“Giving Stories”: Native Grantmaking Boosts Communities

Across the U.S., there are 63 active, Native American-led grantmaking programs that are making major contributions to the social and economic well-being of their local communities, regions and the nation as a whole. These efforts are aimed at improving education, health, economic development and cultural preservation. A recently-published report tells some of the stories behind these Native-driven philanthropic endeavors that show the substantial and lasting impact of tribal philanthropy.

Titled “Telling Our Giving Stories: Native Philanthropy and Community Development” and published by First Nations Development Institute (First Nations), a highlight of the report is a case study of Oregon’s community-based Native foundations. The Oregon case shows that by working collectively and collaboratively, tribal giving programs can multiply their outcomes beyond their individual grantmaking contributions and leverage their investments into greater influence, resources and impact. For example, since 2001, these tribal foundations have given more than $100 million in grants, positively impacting the local community, state and beyond.

“As educators and advocates for Indian County, we at First Nations are painfully aware that few people know there are actually numerous Native-led grantmaking programs in North America,” noted First Nations President Michael Roberts (Tlingit). “As such, we felt it was important to share the giving stories of these grantmakers and catalyze a national conversation on the very positive contributions they are making inside and outside their communities.”

Authored by Sarah Dewees of First Nations and John Phillips of John Phillips Consulting, some of the report’s major findings include:

  • Tribal governments are very active in formal philanthropy. Of the 63 active Native grantmaking programs in the nation, a majority (41) are tribally-affiliated. The remaining 22 are non-tribally affiliated Native nonprofit grantmaking programs.
  • The majority of Native grantmaking programs have no endowment, which represents a significant area of need.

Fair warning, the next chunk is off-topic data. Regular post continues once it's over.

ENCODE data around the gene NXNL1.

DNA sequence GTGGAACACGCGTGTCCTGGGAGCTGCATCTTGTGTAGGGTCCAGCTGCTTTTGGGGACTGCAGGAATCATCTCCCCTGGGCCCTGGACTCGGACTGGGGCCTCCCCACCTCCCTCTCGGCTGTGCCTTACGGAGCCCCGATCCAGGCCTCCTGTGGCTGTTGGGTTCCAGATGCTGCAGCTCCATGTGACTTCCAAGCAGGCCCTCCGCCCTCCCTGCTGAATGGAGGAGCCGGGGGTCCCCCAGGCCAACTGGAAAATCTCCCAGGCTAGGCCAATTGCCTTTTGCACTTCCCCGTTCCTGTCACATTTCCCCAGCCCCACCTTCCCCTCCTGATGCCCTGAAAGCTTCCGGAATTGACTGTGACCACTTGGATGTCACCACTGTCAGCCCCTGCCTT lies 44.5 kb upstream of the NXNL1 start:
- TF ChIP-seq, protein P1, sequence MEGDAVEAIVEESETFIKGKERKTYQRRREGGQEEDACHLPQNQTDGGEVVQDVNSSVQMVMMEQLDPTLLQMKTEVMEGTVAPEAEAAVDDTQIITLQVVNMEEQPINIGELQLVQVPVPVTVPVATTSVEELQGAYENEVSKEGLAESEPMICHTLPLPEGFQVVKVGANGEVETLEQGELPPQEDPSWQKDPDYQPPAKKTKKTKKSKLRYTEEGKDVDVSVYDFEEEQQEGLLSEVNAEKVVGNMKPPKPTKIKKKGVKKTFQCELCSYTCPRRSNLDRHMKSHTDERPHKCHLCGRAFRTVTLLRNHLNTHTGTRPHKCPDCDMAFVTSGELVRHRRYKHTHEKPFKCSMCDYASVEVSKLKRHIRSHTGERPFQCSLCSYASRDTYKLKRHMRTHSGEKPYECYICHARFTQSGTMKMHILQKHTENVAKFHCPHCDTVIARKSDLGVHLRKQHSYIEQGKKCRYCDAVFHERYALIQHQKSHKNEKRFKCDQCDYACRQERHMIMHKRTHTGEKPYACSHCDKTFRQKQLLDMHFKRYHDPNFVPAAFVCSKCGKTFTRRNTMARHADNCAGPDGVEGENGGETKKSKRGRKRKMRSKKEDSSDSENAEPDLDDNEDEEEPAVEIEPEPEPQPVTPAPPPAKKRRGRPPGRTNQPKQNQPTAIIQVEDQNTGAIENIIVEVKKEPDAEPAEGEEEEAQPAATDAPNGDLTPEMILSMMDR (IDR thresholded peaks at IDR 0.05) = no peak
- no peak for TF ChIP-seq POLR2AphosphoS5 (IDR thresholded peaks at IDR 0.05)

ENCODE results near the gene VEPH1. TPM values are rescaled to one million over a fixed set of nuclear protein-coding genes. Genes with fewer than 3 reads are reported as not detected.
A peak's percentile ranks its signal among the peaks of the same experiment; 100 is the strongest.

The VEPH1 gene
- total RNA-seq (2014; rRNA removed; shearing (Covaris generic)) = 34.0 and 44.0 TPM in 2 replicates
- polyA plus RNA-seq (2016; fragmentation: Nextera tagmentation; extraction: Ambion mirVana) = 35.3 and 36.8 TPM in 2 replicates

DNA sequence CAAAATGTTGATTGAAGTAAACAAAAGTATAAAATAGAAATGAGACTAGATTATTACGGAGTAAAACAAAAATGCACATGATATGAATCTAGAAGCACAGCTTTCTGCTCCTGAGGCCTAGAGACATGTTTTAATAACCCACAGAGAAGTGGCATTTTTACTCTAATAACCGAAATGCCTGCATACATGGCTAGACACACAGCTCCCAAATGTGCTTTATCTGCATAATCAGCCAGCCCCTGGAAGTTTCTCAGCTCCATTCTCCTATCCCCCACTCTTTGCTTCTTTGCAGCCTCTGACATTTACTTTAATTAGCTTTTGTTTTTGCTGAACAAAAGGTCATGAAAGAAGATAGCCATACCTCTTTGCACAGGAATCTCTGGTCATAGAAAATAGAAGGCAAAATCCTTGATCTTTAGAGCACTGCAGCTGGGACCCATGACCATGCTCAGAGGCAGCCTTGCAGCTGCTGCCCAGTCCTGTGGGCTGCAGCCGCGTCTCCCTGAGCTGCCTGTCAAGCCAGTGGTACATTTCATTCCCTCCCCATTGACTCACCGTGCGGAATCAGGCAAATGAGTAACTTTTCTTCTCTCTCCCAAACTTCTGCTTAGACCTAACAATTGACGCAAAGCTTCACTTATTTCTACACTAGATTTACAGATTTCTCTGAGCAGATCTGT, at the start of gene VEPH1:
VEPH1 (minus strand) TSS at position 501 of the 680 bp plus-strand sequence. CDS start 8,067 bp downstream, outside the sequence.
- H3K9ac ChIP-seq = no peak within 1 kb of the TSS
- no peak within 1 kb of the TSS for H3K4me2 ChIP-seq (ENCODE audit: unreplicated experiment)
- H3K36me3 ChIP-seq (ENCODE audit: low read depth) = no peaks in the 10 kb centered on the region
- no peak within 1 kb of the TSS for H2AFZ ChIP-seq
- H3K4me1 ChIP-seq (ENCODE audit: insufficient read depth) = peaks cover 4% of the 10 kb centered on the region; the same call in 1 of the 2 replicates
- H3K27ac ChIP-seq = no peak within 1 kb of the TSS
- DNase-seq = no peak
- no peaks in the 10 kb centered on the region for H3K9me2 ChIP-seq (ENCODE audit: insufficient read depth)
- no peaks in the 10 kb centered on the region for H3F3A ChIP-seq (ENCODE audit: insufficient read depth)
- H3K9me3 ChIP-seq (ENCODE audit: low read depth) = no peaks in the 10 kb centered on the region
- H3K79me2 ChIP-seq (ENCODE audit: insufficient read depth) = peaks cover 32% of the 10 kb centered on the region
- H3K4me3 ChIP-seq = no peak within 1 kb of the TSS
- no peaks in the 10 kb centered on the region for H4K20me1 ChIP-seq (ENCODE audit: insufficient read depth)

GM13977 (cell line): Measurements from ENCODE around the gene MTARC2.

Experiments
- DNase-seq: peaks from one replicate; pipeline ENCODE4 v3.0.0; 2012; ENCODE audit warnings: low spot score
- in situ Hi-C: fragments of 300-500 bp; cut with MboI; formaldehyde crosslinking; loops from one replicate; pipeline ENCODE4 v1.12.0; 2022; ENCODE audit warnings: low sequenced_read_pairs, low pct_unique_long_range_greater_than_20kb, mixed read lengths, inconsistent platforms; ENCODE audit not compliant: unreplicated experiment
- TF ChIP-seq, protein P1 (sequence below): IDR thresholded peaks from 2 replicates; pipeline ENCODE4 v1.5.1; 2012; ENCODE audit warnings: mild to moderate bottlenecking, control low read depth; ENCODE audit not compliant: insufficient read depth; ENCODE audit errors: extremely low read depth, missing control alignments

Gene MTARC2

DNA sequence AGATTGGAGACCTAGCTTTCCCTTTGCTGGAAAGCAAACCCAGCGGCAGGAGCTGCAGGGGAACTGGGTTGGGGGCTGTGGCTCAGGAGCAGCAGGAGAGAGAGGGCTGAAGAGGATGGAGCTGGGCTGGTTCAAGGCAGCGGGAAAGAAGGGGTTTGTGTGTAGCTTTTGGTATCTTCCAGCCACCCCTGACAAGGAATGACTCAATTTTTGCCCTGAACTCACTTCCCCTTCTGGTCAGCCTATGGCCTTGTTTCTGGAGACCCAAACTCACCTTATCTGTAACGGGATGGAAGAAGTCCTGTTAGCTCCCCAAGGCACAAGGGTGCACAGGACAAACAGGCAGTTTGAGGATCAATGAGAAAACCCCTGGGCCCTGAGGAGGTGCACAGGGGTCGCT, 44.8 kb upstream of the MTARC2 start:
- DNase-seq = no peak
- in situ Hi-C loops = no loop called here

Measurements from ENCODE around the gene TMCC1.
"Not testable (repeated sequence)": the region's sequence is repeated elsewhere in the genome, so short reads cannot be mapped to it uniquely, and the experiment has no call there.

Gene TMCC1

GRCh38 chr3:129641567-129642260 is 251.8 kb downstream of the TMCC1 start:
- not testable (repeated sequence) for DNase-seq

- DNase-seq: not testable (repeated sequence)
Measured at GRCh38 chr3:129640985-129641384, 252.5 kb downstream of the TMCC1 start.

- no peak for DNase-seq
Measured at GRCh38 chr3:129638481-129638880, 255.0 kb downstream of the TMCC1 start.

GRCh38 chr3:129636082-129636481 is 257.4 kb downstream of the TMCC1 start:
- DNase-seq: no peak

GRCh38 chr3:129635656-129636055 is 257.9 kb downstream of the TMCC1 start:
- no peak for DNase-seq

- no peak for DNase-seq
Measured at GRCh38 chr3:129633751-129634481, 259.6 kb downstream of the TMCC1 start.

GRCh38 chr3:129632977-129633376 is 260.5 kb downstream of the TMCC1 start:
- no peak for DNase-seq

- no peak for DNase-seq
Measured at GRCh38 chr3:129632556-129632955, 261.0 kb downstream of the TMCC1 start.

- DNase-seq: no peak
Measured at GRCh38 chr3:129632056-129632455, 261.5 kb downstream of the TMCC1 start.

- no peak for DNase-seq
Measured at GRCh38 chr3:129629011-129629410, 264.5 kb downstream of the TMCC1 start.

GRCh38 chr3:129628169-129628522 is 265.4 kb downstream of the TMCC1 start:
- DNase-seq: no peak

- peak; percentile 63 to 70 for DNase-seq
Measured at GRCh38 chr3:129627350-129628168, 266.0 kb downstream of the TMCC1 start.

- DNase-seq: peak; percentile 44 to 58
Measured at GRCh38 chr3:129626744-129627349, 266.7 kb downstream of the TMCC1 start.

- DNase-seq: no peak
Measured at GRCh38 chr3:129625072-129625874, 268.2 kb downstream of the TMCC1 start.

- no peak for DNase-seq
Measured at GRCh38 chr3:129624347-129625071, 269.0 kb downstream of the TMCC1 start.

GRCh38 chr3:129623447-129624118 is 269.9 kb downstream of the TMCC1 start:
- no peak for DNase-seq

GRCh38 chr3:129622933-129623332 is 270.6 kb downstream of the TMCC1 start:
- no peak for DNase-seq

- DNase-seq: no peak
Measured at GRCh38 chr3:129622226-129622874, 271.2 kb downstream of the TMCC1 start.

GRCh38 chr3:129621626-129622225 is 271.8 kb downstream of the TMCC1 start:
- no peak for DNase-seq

• The report documents that a large and growing number of tribes and Native nonprofit organizations are using philanthropy to protect Native financial assets, capitalize economic development programs in their communities, and support their cultures.
  • Oregon’s six community-based Native foundations, in particular, represent a potential model of Native philanthropy at a state level that may help tribes leverage their giving programs into statewide philanthropic and political influence, among other things, including an opportunity to educate non-Indians on their histories, cultures, values, assets and aspirations. The six formal tribal foundations in Oregon gave more than $5.6 million in grants in 2014. 
  • Staff members at most Native-controlled grantmaking programs interviewed for the report expressed a need and a desire for increased technical assistance, networking opportunities and leadership development in order to boost their organizations’ capacities. 
  • Several Oregon tribal foundations are moving toward giving programs aimed at other tribes and to national Native American organizations, which represents an interesting development in tribal giving.


The full report is available as a free download from the First Nations online Knowledge Center at this link:
http://www.firstnations.org/knowledge-center/strengthening-nonprofits. (Note: You may have to create a free account if you don’t already have one in order to download the report. Your account will also give you free access to numerous other reports and resources.)

Leave a Reply

Your email address will not be published. Required fields are marked *